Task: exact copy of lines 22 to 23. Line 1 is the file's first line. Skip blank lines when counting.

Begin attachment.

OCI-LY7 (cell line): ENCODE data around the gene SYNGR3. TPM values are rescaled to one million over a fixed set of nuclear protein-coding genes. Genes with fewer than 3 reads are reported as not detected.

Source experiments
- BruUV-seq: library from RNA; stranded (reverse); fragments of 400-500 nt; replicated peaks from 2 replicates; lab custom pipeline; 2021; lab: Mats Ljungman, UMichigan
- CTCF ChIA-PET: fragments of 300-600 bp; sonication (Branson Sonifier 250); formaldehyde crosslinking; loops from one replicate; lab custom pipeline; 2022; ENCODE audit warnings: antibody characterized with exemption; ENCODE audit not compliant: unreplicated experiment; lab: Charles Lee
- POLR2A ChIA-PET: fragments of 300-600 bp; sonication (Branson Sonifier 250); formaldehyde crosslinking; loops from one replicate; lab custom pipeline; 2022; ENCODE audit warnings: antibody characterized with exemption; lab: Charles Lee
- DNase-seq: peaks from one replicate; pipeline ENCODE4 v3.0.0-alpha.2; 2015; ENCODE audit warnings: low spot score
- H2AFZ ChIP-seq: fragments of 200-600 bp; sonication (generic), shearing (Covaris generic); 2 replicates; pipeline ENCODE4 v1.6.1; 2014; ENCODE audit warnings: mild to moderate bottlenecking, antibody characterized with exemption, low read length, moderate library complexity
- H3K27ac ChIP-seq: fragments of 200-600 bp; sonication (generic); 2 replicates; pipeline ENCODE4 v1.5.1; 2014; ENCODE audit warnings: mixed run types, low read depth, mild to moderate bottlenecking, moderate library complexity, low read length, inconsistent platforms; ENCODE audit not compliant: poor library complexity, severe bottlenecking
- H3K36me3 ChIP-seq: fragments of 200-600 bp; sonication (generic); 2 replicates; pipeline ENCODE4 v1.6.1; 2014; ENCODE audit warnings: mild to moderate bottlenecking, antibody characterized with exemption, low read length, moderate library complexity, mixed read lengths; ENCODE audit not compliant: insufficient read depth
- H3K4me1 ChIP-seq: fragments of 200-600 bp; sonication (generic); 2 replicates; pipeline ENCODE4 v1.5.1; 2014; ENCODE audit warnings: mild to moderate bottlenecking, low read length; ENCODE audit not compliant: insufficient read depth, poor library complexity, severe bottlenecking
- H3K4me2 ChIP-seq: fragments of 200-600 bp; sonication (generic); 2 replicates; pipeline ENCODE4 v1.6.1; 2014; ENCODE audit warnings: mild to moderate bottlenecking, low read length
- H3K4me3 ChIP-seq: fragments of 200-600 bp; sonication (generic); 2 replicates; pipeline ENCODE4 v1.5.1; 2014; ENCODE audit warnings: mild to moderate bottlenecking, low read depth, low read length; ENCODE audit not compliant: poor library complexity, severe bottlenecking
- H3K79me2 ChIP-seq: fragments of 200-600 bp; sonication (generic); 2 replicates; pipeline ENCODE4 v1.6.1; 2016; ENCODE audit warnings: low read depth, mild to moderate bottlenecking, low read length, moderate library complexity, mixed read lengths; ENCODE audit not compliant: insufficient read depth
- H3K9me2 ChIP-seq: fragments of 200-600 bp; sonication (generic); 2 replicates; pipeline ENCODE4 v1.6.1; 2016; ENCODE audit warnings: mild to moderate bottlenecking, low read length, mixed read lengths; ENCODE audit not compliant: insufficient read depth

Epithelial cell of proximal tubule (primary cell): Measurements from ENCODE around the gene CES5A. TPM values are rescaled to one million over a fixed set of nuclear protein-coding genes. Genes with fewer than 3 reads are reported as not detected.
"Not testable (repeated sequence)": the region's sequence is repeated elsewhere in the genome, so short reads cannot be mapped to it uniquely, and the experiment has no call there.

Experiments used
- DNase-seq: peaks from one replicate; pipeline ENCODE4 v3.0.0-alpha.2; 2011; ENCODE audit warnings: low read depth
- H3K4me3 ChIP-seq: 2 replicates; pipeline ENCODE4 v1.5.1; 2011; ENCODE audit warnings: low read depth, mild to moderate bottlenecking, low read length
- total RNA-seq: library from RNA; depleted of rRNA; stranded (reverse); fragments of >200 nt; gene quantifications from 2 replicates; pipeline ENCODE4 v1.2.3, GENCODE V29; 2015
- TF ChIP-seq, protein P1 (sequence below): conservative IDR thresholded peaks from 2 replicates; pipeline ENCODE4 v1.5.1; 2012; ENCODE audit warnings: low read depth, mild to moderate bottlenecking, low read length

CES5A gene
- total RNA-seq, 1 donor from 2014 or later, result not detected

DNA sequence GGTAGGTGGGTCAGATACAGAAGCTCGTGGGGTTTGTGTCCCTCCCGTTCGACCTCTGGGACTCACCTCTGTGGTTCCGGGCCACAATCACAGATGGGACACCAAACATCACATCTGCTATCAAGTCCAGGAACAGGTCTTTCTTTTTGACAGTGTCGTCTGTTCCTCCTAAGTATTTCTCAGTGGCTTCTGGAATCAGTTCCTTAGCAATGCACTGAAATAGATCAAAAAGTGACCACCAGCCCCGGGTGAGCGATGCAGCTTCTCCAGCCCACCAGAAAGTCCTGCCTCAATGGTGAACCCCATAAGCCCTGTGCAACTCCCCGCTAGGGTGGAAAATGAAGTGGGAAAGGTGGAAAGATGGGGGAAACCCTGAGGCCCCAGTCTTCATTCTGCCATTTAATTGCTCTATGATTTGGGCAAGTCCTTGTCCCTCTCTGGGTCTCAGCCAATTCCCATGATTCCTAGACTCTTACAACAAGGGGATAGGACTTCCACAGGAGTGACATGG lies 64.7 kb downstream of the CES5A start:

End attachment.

CES5A gene
- total RNA-seq, 1 donor from 2014 or later, result not detected